“I’ve been playing this my whole life. It’s a big life adjustment. You’re in a different country. You’re not used to some of the things or the cities out here. But, really, it’s the same thing as when you’re in the United States,” Leonard told the Times. “You get drafted to a team, sometimes you get lucky and are able to play in your hometown or stay in the same state, but it’s new for everybody else, all rookies.”

Dec 5, 2018; Toronto, Ontario, CAN; Toronto Raptors forward Kawhi Leonard (2) shoots for a basket over Philadelphia 76ers guard Jimmy Butler (23) in the second half at Scotiabank Arena. Dan Hamilton-USA TODAY Sports

The options that Leonard will have will be impacted by the moves other teams make between now and the Feb. 7 NBA trade deadline.

Milwaukee picked up George Hill from the Cavs in a three-team trade Friday, giving them a glut at that position with Eric Bledsoe, Malcolm Brogdon and Hill.

Back in training camp, the Bucks were open to moving Brogdon, but he has been a key cog for them this season and is probably safe unless a superstar can be brought in to play alongside Giannis Antetokounmpo and Khris Middleton.

Philadelphia has already added Jimmy Butler and still must wait out the game of chicken being played by Markelle Fultz and his too-many-cooks-in-the-kitchen camp. A shooter is still needed unless Mike Muscala can prove himself capable of putting together 2-3 consecutive good games.

Boston is the wild card in all this, an underachieving team with a general manager who wants nothing more than to add Anthony Davis to the mix. (The Pelicans visit the Celtics on Monday night).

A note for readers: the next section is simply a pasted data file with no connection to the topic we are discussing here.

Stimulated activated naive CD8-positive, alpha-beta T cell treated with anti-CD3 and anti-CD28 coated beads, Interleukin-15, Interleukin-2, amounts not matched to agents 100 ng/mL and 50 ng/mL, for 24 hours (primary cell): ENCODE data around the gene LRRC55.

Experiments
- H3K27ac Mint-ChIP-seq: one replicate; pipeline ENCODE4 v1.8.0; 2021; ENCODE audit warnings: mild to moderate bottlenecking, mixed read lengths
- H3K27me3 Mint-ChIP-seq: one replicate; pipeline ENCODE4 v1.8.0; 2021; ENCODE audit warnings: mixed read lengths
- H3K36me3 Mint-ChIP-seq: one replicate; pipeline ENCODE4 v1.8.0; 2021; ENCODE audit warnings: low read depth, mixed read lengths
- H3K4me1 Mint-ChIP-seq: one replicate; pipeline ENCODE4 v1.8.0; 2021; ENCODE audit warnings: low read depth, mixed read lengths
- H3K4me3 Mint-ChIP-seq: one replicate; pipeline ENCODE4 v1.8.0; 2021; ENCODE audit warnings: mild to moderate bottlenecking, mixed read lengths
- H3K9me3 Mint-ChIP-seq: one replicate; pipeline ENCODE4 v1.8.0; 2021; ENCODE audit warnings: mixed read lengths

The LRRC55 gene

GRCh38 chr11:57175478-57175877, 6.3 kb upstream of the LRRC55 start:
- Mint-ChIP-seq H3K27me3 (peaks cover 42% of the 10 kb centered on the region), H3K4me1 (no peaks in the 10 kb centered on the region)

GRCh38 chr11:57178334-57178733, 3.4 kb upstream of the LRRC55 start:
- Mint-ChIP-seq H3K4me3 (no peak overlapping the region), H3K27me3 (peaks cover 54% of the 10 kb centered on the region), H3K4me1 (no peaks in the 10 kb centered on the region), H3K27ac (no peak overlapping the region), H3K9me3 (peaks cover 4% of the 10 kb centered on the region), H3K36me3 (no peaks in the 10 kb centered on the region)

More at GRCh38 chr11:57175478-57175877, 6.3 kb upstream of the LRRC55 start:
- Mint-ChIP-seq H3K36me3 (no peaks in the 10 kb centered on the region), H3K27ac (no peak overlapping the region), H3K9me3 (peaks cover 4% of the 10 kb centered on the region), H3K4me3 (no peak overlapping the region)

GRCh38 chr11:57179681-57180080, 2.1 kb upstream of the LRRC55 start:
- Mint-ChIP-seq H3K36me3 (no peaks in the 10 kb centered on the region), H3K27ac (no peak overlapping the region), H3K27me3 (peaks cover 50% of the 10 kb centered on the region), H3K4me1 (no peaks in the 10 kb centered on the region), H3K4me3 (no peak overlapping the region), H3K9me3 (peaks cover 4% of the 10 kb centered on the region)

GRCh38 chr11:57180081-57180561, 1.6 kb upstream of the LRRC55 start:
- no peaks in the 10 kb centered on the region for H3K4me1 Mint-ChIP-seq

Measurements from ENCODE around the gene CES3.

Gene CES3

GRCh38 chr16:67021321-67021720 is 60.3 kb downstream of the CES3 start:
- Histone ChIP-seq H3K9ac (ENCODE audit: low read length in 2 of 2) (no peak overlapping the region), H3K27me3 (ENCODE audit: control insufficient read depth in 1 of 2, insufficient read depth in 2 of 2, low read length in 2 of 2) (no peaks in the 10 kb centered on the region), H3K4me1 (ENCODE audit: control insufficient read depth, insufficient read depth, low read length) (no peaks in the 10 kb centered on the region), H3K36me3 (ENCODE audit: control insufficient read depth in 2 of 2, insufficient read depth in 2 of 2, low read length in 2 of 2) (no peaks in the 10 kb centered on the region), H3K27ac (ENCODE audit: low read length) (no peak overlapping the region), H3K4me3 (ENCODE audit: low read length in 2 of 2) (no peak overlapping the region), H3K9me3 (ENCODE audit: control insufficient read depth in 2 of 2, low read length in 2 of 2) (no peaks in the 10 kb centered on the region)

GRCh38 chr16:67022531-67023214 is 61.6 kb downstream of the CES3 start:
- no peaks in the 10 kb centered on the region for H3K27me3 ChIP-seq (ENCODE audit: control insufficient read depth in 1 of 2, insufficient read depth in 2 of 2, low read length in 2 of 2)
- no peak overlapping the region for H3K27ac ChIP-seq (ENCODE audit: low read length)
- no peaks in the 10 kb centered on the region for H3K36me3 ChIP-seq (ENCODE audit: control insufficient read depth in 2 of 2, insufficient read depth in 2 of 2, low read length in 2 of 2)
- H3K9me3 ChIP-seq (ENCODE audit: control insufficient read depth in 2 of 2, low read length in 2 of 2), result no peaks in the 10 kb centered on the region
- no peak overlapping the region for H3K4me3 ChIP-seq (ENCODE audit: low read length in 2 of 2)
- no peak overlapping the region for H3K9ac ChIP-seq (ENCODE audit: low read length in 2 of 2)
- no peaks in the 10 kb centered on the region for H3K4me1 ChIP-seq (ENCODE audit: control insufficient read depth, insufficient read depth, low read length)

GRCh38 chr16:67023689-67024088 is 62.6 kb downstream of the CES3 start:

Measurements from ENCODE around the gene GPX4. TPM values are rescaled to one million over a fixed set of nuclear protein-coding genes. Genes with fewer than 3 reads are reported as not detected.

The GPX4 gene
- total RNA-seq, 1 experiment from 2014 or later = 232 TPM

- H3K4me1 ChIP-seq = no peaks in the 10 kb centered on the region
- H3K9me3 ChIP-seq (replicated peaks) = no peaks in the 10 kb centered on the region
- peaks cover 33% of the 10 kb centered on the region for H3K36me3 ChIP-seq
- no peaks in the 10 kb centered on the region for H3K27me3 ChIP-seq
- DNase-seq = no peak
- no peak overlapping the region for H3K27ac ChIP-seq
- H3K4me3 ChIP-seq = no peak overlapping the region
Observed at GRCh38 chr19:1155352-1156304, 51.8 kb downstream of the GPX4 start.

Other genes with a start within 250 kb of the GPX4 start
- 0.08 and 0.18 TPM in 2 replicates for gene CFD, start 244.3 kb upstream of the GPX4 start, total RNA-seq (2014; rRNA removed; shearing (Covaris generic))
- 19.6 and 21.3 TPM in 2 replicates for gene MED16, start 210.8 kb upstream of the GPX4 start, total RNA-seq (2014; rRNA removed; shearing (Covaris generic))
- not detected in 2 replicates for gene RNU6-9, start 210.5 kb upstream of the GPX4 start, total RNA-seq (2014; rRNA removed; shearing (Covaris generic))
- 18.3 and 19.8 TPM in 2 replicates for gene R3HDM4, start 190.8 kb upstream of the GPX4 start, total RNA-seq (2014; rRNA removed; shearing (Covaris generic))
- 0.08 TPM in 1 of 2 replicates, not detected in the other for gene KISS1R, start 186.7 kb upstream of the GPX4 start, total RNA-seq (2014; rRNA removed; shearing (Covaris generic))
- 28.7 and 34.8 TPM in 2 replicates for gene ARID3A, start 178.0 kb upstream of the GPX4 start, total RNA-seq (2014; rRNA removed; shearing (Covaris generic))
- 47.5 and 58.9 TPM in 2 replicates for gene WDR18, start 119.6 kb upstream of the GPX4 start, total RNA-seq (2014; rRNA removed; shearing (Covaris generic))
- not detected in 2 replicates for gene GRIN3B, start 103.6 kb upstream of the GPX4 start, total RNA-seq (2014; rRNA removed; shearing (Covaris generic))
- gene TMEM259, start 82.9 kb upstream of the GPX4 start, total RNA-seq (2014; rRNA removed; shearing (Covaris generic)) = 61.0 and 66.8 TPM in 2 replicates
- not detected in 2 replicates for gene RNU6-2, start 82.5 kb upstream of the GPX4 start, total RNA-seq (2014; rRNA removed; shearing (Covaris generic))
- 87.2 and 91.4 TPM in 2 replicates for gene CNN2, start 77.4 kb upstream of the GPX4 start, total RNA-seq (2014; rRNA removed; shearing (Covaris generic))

And then you always have the Pacers, who nobody talks about but are equipped at full strength to beat anybody — especially Philly.

Here is the thing to keep in mind about Leonard: The guy doesn’t say a whole lot, and he pretty much lives to play basketball and chill out. His brand is damaged, but Under Armour is taking a chance on him with their new sneaker deal that got him off Jordan Brand.

Leonard will end up playing somewhere next season, but right now it’s probably safe to say that staying in Toronto is no better than a 50-50 proposition.


About Chris Sheridan

Chris Sheridan is a veteran sports journalist who previously covered the NBA for ESPN. He worked for the Associated Press for 18 years, and also served as the 76ers beat writer for Sheridan is the host of Sports Betting Tips, a podcast covering all things gambling.

Article Name
Kawhi Leonard Lukewarm on Frigid Toronto
After losing in overtime to the Brooklyn Nets on Friday night, Kawhi Leonard of the Raptors did not exactly have a whole lot to say about the merits of playing in Toronto.

About Chris Sheridan

Chris Sheridan is a veteran sports journalist who previously covered the NBA for ESPN. He worked for the Associated Press for 18 years, and also served as the 76ers beat writer for Sheridan is the host of Sports Betting Tips, a podcast covering all things gambling.